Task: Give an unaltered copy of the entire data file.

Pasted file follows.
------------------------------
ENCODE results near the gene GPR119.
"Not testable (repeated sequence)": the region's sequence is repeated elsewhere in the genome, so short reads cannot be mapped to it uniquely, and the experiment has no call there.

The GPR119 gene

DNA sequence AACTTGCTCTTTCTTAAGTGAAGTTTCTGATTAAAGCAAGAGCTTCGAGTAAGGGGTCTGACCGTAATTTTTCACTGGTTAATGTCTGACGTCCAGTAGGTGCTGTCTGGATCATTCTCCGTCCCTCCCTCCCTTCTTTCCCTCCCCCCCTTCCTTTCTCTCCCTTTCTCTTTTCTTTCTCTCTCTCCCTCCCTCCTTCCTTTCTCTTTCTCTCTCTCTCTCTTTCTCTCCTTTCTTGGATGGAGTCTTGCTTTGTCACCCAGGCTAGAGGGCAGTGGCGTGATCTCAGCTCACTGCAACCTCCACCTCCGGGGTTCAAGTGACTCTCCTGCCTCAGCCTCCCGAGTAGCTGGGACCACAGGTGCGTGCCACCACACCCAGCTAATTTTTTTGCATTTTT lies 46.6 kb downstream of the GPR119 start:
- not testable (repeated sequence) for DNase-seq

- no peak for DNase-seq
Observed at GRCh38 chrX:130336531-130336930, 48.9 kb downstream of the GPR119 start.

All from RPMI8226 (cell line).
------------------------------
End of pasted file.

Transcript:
ENCODE results near the gene GPR119.
"Not testable (repeated sequence)": the region's sequence is repeated elsewhere in the genome, so short reads cannot be mapped to it uniquely, and the experiment has no call there.

The GPR119 gene

DNA sequence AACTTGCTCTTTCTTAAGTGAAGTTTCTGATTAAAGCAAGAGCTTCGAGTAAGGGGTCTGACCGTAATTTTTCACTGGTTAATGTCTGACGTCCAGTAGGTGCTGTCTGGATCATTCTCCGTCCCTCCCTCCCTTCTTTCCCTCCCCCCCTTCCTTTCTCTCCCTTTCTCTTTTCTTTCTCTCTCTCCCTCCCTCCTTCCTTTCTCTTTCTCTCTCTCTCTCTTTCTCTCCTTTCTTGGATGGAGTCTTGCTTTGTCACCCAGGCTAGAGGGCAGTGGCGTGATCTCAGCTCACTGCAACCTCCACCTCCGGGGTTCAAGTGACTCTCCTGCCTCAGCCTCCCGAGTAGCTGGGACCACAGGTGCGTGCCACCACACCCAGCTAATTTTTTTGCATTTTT lies 46.6 kb downstream of the GPR119 start:
- not testable (repeated sequence) for DNase-seq

- no peak for DNase-seq
Observed at GRCh38 chrX:130336531-130336930, 48.9 kb downstream of the GPR119 start.

All from RPMI8226 (cell line).